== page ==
My uncle is a pharmacist at a Wal-Greens and he absolutely despises the entire profession. There is almost no contact with the clients (except those who want the pharmacist to explain the drug they are taking) and he said the job requires very little "skill" or "knowledge" anymore because there are so many new drugs coming out and everything is computerized. He makes amazing money but he always wishes he would have gone with a career with patient contact.

And secondly, after studying pharmacology in nursing school, I couldn't imagine studying that material for 4 years! :barf01:

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MikeyJ is a RN and specializes in Peds, PICU, Home health, Dialysis.

1,124 Posts; 9,290 Profile Views

I think the keyword there is Pharmacy Manager, and he is probably over other stores.l...years of experience, etc.

Many states have bumped up Pharmacy to a doctorate-only level.

$80 to $90K is about right when you get out of school and are new. Pharmacy school is also about $26K a year.

If you are good at Chemistry, etc...why not med school? Same amount of time.

I'm going for my NNP..it will take me 7 years from today to finish everything...I could have completed med-school in the same amount of time, but alas, Chemistry is my weak point.

Hopefull -- 7 years would not get you through the medicine route. 4 years of undergrad, 4 years of med school, and minimum of 3 years of residency (11+ years).

Also, a weakness in chemistry wouldn't at all predict how someone would do in medical school. Very little chemistry in med school with the exception of a biochemistry class.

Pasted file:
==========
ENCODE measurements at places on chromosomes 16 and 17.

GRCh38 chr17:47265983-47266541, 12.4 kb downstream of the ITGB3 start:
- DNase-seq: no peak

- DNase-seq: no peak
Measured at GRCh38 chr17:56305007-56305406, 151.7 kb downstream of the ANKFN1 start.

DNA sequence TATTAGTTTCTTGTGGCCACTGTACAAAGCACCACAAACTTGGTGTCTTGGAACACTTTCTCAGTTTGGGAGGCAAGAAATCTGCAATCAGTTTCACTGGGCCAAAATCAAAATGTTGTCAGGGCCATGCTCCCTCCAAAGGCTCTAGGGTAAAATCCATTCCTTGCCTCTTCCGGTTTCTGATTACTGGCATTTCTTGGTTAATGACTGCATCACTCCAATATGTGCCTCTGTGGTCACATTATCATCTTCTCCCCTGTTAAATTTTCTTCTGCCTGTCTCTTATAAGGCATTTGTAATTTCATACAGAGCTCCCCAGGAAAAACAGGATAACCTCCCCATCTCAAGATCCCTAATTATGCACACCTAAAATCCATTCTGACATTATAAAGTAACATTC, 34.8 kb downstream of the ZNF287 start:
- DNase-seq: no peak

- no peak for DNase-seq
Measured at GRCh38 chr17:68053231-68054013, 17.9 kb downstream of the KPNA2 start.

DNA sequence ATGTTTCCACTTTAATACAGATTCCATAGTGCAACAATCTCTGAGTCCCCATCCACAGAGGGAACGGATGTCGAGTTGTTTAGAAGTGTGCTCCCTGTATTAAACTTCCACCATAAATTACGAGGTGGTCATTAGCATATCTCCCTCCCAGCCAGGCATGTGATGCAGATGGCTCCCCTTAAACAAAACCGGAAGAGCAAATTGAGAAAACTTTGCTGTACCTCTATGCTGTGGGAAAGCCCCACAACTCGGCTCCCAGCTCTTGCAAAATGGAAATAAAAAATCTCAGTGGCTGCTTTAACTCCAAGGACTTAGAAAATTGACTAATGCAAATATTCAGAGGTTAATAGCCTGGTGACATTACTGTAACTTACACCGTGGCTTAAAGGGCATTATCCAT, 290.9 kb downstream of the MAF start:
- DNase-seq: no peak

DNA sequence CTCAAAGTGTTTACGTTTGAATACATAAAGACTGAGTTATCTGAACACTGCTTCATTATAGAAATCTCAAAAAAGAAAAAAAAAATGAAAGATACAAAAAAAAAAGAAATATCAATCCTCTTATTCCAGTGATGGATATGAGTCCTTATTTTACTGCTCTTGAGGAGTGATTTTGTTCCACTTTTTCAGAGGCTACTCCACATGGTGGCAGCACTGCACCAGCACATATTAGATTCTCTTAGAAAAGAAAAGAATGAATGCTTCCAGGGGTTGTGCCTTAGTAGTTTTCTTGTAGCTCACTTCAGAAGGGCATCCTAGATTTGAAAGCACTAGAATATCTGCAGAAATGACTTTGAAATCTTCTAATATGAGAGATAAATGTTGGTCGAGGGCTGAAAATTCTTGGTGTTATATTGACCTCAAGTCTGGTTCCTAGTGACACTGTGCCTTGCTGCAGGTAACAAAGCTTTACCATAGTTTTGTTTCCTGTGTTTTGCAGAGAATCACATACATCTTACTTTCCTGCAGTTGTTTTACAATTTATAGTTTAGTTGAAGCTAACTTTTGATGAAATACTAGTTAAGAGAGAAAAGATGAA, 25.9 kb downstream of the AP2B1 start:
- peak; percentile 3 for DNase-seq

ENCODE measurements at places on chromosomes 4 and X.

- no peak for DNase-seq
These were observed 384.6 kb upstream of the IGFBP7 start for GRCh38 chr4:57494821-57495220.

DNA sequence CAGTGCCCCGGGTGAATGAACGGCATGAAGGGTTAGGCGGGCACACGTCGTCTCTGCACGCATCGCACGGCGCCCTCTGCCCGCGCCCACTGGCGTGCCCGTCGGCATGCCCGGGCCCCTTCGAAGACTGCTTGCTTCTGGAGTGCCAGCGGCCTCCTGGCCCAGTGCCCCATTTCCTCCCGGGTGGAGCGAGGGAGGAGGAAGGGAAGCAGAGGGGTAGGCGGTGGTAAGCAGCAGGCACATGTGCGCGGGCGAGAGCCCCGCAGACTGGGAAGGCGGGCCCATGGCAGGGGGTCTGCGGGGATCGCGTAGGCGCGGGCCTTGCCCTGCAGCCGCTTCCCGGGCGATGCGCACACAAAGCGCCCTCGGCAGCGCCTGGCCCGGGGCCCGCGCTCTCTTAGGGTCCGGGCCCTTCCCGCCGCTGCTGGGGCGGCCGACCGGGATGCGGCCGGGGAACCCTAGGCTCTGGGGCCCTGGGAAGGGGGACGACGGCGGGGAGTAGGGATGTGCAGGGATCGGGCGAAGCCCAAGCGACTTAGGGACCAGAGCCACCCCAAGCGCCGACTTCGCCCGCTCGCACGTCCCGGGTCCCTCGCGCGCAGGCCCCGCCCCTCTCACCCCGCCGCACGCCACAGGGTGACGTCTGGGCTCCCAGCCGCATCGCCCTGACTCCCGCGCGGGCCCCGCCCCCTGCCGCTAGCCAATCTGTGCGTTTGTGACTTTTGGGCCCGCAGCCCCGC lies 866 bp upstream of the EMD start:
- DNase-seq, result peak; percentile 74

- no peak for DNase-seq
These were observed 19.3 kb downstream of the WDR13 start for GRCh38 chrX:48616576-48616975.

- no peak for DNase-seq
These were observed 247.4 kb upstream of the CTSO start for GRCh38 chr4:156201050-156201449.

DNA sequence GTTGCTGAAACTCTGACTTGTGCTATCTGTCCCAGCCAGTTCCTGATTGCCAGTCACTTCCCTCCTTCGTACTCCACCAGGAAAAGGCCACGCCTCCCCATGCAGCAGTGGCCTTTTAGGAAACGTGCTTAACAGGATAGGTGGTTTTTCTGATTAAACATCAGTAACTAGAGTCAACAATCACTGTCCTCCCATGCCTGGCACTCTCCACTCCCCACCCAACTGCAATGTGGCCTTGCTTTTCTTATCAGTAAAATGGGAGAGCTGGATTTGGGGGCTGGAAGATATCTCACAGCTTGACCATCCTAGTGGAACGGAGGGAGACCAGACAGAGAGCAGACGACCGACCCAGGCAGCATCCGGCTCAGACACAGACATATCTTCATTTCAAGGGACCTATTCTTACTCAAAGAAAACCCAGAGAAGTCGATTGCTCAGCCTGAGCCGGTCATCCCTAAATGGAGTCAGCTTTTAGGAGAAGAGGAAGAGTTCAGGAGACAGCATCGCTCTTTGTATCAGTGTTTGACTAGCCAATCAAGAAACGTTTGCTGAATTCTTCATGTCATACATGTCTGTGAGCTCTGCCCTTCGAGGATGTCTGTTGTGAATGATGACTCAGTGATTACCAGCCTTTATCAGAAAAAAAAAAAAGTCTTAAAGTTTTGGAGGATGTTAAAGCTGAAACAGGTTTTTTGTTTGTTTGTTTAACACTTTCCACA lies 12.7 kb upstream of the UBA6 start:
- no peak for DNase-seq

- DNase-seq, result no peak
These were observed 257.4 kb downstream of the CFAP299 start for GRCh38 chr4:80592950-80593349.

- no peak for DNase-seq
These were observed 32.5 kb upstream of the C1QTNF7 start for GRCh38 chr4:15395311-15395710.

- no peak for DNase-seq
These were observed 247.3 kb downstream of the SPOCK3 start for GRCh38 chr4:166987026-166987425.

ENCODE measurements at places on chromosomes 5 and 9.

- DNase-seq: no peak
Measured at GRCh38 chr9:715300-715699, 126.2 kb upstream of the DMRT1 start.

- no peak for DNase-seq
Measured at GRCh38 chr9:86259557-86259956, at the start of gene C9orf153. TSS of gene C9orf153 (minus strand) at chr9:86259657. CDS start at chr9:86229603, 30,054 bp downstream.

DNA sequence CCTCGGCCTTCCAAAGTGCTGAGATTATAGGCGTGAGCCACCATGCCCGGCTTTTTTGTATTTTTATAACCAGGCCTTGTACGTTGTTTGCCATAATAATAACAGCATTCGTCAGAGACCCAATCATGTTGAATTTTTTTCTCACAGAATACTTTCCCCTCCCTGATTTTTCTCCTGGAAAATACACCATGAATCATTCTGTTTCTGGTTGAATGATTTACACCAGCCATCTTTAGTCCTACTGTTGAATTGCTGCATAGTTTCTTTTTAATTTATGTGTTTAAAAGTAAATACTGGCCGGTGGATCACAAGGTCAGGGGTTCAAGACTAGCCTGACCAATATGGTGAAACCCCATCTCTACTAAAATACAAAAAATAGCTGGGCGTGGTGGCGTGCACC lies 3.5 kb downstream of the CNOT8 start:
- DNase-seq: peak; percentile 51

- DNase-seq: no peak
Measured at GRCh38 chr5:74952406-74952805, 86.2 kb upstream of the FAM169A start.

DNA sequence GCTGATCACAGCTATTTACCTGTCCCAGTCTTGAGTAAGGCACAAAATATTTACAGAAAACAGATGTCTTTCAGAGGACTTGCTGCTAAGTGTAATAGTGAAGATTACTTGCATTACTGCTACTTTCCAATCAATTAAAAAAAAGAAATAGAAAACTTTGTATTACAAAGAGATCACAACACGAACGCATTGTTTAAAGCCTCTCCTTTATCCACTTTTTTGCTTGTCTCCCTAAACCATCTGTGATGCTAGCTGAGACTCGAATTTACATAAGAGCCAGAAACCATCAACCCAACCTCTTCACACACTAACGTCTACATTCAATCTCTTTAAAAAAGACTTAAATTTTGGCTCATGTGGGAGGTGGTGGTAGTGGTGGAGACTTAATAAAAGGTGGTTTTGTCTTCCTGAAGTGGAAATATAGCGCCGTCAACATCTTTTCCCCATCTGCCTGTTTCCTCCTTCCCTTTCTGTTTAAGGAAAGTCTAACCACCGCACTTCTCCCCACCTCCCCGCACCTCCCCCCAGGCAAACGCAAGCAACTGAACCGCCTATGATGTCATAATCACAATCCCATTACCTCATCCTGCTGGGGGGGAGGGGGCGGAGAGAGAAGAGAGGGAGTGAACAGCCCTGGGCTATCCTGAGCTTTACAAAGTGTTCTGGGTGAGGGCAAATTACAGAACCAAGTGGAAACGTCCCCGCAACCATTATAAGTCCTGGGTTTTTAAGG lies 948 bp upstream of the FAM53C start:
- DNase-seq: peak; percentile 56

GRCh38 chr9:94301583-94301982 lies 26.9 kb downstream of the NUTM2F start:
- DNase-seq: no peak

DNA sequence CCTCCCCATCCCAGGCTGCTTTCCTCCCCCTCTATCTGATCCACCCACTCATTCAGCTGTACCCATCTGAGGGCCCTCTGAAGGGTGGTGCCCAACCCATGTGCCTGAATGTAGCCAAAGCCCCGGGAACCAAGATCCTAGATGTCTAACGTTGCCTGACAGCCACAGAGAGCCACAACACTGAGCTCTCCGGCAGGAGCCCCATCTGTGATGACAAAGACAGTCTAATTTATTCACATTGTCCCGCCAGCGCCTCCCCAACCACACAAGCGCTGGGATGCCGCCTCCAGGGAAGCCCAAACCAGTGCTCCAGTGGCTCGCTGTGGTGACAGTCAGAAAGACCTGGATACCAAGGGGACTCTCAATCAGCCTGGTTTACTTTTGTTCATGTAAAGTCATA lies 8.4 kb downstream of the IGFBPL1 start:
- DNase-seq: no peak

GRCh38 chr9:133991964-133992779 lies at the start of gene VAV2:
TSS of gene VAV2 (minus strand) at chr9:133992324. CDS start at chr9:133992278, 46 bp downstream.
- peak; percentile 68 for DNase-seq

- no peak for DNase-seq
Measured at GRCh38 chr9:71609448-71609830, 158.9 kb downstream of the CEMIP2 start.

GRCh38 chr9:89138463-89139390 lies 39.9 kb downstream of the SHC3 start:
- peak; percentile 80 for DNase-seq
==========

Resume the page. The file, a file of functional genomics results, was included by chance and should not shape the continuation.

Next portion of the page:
Kind of off topic but I know of a 2nd year OB/GYN resident who was telling me that she is a former nurse. She told me that she found nursing school to be far more difficult than med school. Surely, medical school was far more time consuming, but medical school is basically memorizing a plethra of information and spitting it back out on an exam. She was telling me that in nursing school she had to think! haha.. it was kind of funny..

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2,801 Posts; 13,325 Profile Views

Also, a weakness in chemistry wouldn't at all predict how someone would do in medical school. Very little chemistry in med school with the exception of a biochemistry class.

But a weakness in chemistry could keep one from getting into med school to begin with. If one's not too strong in it, it might bring their GPA down making them less competitive for a spot in med school.

Kind of off topic but I know of a 2nd year OB/GYN resident who was telling me that she is a former nurse. She told me that she found nursing school to be far more difficult than med school. Surely, medical school was far more time consuming, but medical school is basically memorizing a plethra of information and spitting it back out on an exam. She was telling me that in nursing school she had to think! haha.. it was kind of funny..

It think it depends on the type of learning a person is used to as well as their specific school and instructors. To me, nursing school and nursing pre-reqs felt like a lot more like memorization than the pre-med pre-reqs I took when I was a bio major. I can't compare my experience to medical school as I haven't been! I could imagine that more the heavily emphasized psychsocial components of a nursing education might be a welcome change of thought processing from a medical education.